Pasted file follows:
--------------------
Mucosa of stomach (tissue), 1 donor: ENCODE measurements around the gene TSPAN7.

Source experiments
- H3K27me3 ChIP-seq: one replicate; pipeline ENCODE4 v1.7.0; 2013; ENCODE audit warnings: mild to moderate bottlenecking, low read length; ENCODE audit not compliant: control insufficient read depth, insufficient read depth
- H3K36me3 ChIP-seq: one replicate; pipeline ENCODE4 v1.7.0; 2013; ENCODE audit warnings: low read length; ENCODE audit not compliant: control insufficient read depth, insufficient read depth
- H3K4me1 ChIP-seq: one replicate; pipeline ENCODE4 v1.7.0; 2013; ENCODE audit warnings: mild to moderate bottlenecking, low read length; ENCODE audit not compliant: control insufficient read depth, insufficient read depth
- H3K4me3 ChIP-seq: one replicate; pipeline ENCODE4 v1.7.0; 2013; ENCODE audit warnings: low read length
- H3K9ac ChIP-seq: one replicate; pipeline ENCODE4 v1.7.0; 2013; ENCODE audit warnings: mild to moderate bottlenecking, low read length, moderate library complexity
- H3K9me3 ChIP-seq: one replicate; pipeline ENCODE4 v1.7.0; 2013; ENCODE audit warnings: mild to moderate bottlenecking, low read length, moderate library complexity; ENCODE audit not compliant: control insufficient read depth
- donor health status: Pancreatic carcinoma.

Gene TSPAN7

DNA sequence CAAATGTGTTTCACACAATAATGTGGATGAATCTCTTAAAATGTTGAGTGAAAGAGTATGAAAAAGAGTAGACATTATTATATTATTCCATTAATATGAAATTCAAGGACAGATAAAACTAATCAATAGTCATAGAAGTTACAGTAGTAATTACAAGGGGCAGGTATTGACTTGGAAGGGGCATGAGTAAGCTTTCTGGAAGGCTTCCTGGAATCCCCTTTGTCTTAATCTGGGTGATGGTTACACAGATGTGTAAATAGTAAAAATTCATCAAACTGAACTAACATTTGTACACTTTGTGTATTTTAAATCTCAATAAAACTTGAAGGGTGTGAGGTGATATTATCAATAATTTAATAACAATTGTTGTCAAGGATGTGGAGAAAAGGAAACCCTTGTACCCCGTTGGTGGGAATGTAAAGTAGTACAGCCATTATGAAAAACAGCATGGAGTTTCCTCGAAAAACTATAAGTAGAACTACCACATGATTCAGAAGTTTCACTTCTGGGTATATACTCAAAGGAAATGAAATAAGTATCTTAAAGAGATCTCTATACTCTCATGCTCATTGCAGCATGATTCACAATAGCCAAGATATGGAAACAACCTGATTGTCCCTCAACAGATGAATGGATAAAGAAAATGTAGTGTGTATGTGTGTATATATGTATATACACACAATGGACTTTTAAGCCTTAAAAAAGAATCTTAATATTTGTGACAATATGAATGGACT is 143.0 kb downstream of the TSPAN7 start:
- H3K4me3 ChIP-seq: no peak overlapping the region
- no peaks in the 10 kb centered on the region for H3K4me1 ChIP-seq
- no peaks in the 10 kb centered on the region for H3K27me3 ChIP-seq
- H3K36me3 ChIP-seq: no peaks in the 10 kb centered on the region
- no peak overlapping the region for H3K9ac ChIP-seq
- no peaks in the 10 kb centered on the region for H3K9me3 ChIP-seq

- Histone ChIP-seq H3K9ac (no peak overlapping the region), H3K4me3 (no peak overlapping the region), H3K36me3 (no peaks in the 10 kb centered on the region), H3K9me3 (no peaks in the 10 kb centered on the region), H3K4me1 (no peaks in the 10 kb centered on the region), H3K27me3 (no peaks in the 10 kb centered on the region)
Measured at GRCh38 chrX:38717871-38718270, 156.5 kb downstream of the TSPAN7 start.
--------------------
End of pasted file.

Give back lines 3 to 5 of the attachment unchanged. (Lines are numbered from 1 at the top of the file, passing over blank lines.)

- H3K27me3 ChIP-seq: one replicate; pipeline ENCODE4 v1.7.0; 2013; ENCODE audit warnings: mild to moderate bottlenecking, low read length; ENCODE audit not compliant: control insufficient read depth, insufficient read depth
- H3K36me3 ChIP-seq: one replicate; pipeline ENCODE4 v1.7.0; 2013; ENCODE audit warnings: low read length; ENCODE audit not compliant: control insufficient read depth, insufficient read depth
- H3K4me1 ChIP-seq: one replicate; pipeline ENCODE4 v1.7.0; 2013; ENCODE audit warnings: mild to moderate bottlenecking, low read length; ENCODE audit not compliant: control insufficient read depth, insufficient read depth